How Disney Is Making Things Right With Annual Passholders During Disneyland's Coronavirus Closure

Mickey Mouse in Fantasia

When Disneyland first announced it was closing for only the third time in its history, the initial concern was understandably for those who had booked trips from out of town. Would they get refunded? Where would they stay? Well, now that those details have started to get ironed out, the conversation has switched to annual passholders and what might happen with Disneyland closed for multiple weeks. Well, now we have our answer: push back expiration dates.

According to KTLA, Disneyland will automatically extend expiration dates for those with current annual passes. Passholders can reportedly log into their Disney accounts and see a new expiration date that will offer credit to compensate for Disneyland and California Adventure both being closed for an extended period of time. Now, exactly what that extended period of time will ultimately be is still an open question.

Right now, Disney seems committed to opening its doors back up on April 1st, but right now, much of that may be beyond Disney’s control. As more and more people are starting to work from home and more government ordinances are put in place to help stop the spread of Coronavirus, estimates as to how long events will be cancelled and places of math gatherings like theme parks will be closed very a lot. There are some who think this will pass within the next few weeks, and there are others who speculate these measures may be in place for months.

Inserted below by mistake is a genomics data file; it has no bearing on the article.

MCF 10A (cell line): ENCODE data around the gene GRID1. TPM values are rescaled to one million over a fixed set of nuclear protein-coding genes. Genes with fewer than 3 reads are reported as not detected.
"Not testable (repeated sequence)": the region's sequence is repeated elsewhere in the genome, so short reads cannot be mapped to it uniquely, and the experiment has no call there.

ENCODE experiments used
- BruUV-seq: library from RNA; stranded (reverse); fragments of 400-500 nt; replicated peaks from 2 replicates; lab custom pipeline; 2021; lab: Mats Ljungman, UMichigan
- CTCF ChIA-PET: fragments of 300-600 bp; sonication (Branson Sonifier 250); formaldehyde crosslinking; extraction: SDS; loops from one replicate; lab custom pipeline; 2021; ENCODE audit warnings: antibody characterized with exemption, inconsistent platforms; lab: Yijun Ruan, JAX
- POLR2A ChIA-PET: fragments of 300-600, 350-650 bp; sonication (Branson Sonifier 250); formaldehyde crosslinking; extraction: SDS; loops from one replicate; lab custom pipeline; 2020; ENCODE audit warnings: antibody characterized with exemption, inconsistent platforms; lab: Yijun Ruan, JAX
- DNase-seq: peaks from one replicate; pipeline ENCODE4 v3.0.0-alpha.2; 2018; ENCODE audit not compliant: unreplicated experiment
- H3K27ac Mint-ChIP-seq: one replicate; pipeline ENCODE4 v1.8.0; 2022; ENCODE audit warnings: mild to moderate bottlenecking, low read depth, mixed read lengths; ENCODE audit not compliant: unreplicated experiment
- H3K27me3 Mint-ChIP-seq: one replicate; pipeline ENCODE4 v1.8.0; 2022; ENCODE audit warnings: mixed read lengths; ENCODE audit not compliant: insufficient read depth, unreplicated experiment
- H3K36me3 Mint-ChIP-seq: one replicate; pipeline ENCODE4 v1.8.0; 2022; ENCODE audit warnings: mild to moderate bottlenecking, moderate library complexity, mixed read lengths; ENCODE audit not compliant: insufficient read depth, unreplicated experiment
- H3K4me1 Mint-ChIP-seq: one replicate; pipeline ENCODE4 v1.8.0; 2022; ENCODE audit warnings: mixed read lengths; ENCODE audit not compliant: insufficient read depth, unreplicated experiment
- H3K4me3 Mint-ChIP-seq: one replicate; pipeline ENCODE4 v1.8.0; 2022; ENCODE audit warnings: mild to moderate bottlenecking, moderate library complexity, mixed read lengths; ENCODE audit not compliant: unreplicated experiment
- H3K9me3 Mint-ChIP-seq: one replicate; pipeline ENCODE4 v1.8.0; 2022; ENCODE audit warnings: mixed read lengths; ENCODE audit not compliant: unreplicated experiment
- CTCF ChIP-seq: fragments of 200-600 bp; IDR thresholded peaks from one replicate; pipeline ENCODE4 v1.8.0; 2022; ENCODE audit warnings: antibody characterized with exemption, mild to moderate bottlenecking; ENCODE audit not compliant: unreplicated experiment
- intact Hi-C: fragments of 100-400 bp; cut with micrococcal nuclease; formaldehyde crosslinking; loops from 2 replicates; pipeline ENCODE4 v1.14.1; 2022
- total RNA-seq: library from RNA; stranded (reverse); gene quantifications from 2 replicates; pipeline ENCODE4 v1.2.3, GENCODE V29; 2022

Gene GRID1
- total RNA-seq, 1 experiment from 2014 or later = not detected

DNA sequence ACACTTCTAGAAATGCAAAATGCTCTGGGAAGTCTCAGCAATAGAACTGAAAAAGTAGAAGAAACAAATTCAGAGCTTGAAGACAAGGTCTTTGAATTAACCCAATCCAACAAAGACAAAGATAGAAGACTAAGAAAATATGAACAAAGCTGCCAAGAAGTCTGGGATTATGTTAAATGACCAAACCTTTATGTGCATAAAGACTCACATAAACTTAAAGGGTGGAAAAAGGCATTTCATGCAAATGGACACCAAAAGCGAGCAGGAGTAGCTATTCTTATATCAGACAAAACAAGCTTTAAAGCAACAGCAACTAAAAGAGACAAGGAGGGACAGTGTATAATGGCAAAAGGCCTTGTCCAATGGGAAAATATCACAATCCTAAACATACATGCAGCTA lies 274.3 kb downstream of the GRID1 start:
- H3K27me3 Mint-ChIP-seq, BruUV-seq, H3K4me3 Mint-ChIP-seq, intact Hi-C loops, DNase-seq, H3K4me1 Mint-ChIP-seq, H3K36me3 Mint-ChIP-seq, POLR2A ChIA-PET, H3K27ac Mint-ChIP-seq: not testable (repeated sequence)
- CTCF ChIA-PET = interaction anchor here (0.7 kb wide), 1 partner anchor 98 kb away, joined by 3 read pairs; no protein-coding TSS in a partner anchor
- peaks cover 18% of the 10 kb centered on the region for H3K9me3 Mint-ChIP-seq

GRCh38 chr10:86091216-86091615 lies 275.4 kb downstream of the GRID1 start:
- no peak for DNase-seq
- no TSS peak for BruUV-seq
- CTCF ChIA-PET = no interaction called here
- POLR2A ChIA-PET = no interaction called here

Regardless, it’s nice to see Disney making a common sense decision for fans. Unlike Disney World, which offers cheaper annual passes but has more visitors from all around the world, much of the money that flows into Disneyland is directly related to Southern California customers with annual passes. When I lived in Los Angeles, I was an annual passholder myself, and while Disney hasn’t confirmed the actual number, many speculate there may be around a million people who pay a fixed press to regularly attend. This growing number has led Disney to introduce more and more measures designed to ease overcrowding.

It’s a delicate balance. Everyone wants shorter lines and more space to roam around inside the parks, but it’s also important for Disney to see demand and continue investing in new rides, new innovations and even new theme parks. The annual passholders are a big part of being able to do that in Disneyland. The extended expiration dates is a great way to keep those people happy, and it also prevents Disney from having to do a make good (for example return a month of payment), which could be a mess from a cashflow perspective.

Disney also announced this week that all Disney Flex reservations from passholders will be cancelled without penalties or fees. Once again, this is common sense stuff from a company in a crisis trying to do the right thing and keep fans happy. For the time being, Ralph Brennan's Jazz Kitchen and the rest of Downtown Disney will stay open, but the Coronavirus response is a rapidly evolving situation, and it’s unclear whether that status will change.

Fans will return to Disney in record numbers whenever the parks open back up. If we need to wait a bit so we can all do that safely, it’s a sacrifice most of us are willing to make.

Mack Rawden
Editor In Chief

Enthusiastic about Clue, case-of-the-week mysteries, a great wrestling promo and cookies at Disney World. Less enthusiastic about the pricing structure of cable, loud noises and Tuesdays.